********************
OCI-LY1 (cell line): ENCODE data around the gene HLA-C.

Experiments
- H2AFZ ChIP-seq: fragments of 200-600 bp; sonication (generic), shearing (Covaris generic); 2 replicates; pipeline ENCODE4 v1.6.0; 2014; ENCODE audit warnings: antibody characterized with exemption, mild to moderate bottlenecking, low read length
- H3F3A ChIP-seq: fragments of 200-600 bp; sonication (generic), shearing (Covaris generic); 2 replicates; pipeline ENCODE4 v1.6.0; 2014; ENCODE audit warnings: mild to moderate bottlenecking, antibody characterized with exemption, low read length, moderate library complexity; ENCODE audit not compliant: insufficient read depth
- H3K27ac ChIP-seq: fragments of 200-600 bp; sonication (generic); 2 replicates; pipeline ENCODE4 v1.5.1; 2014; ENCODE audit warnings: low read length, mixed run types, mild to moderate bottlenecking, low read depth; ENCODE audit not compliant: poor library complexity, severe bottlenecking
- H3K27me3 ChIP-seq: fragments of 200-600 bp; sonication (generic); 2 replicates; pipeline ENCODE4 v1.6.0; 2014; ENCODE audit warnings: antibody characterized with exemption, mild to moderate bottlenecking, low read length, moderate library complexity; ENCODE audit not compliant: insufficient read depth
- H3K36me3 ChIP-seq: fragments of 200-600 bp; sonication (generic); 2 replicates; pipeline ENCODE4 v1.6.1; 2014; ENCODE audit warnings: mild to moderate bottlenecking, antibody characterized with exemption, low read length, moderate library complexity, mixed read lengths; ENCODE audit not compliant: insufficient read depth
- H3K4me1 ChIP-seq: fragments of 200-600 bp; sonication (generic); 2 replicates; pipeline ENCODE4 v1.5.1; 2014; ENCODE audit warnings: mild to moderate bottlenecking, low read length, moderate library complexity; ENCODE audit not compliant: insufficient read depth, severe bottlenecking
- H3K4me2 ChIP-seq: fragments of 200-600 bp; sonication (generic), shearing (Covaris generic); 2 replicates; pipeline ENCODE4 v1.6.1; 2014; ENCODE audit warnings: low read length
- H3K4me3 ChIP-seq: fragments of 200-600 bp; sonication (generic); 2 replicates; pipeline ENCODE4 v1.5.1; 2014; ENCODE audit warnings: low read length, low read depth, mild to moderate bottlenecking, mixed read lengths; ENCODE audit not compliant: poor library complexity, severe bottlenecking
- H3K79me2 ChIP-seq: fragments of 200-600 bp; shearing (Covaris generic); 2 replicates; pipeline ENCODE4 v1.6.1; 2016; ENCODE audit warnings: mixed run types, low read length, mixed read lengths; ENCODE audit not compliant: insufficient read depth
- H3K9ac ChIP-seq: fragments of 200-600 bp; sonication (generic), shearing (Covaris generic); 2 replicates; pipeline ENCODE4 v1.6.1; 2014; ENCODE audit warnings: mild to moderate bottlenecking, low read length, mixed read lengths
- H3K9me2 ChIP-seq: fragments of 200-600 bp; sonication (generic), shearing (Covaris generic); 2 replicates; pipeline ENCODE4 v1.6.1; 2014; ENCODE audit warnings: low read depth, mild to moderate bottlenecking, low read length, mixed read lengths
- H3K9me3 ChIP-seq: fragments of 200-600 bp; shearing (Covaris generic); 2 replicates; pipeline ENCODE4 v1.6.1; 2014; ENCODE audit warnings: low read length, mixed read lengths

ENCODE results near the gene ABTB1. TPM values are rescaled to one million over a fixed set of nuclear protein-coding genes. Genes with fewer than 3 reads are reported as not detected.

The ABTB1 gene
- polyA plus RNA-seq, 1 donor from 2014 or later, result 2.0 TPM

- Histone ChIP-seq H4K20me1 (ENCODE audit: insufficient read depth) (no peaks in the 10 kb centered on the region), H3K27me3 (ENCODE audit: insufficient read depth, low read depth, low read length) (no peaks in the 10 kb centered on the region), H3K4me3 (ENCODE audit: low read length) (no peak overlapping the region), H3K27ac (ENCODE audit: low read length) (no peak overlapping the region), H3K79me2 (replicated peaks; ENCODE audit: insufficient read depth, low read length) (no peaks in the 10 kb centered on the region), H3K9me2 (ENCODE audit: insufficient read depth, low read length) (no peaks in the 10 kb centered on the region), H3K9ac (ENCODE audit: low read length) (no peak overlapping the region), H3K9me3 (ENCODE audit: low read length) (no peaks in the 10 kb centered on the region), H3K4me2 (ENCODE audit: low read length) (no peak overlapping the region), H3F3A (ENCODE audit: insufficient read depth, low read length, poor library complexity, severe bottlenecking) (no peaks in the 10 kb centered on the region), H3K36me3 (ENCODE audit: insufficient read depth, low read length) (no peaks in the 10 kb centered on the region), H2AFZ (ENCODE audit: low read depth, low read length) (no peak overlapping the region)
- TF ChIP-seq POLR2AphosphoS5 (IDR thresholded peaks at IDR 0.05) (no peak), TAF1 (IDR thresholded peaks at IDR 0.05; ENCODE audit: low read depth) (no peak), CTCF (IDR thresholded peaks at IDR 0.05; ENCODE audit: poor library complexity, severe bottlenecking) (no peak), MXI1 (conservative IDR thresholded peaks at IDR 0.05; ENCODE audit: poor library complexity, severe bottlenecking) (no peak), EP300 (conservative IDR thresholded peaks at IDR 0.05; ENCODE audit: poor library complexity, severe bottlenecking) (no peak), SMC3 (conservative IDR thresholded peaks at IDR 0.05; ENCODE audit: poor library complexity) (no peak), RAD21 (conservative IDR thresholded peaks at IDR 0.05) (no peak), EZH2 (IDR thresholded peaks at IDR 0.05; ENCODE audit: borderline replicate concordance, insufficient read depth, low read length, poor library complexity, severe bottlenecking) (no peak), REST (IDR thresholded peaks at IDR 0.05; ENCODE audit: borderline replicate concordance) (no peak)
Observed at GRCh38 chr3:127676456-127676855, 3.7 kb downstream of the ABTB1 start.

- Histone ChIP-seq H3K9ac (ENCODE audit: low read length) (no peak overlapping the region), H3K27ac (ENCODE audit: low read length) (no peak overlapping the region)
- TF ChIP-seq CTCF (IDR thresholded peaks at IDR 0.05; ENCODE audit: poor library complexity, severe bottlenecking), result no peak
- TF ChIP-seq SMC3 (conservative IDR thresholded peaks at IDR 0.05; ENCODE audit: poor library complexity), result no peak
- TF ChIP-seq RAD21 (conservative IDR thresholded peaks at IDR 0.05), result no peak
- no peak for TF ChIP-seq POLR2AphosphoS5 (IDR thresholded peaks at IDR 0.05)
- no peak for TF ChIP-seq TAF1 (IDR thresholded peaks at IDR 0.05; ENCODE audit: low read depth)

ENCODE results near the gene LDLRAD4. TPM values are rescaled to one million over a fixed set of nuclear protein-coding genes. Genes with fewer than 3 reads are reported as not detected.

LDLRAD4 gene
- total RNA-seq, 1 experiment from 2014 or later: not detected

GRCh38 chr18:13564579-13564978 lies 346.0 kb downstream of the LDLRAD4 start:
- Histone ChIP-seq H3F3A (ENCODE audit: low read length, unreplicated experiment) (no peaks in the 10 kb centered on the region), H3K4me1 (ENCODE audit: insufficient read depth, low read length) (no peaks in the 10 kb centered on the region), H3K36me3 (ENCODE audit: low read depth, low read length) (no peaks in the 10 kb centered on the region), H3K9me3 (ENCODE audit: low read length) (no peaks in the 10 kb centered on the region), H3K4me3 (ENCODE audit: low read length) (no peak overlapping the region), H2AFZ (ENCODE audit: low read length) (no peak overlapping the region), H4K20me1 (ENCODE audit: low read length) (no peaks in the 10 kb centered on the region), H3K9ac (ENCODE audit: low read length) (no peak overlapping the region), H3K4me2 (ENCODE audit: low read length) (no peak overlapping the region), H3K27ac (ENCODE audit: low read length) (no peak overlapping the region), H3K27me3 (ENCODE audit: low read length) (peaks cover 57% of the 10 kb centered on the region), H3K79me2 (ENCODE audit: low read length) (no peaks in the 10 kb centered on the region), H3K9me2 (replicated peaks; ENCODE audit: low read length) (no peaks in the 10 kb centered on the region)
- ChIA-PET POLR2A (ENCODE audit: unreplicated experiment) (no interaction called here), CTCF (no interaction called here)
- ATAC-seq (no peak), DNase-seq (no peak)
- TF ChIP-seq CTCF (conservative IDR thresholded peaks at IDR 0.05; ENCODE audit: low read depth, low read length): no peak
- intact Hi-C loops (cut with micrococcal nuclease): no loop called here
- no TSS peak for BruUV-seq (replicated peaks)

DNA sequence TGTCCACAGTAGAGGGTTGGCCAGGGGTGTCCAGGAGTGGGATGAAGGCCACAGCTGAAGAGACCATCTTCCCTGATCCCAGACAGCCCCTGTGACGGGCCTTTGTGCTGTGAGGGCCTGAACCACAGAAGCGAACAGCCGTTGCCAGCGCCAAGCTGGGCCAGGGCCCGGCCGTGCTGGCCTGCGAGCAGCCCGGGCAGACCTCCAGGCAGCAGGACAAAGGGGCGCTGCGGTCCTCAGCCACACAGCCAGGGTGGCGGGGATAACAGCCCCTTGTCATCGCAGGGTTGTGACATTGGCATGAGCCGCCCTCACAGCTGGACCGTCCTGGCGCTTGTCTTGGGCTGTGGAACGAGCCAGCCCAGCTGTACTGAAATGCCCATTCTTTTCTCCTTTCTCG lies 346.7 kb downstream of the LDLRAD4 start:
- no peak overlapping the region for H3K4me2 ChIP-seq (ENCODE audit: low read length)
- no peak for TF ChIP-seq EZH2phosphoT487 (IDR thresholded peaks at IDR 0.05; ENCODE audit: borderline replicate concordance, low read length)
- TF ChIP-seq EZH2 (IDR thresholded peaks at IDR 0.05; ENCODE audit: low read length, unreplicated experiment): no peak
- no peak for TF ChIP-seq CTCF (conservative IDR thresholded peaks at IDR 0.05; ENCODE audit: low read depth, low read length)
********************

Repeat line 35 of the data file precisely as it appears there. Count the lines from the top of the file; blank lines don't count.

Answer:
- intact Hi-C loops (cut with micrococcal nuclease): no loop called here